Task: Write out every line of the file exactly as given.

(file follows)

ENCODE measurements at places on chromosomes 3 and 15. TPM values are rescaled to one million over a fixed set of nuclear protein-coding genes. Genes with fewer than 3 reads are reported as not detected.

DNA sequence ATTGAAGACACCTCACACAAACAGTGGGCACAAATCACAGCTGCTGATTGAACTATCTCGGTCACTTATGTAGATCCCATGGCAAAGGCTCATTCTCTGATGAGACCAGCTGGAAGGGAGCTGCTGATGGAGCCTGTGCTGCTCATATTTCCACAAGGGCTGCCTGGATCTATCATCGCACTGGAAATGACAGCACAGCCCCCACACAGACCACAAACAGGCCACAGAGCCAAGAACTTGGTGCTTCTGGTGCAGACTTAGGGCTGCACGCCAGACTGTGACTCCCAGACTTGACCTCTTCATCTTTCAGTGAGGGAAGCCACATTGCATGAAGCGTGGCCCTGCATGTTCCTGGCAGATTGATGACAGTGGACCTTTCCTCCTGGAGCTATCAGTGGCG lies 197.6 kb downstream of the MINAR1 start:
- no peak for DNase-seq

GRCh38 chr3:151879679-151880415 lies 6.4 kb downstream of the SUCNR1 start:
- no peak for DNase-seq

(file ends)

ENCODE measurements at places on chromosomes 3 and 15. TPM values are rescaled to one million over a fixed set of nuclear protein-coding genes. Genes with fewer than 3 reads are reported as not detected.

DNA sequence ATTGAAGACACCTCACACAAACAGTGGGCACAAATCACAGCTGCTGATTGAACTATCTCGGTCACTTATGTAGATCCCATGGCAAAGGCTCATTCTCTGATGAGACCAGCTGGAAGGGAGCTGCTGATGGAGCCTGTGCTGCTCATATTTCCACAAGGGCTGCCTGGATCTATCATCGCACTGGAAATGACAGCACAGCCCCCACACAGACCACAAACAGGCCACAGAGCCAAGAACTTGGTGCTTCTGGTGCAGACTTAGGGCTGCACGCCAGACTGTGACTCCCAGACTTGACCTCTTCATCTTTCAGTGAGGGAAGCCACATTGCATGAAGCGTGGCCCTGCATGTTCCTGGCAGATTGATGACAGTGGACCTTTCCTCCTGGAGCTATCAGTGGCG lies 197.6 kb downstream of the MINAR1 start:
- no peak for DNase-seq

GRCh38 chr3:151879679-151880415 lies 6.4 kb downstream of the SUCNR1 start:
- no peak for DNase-seq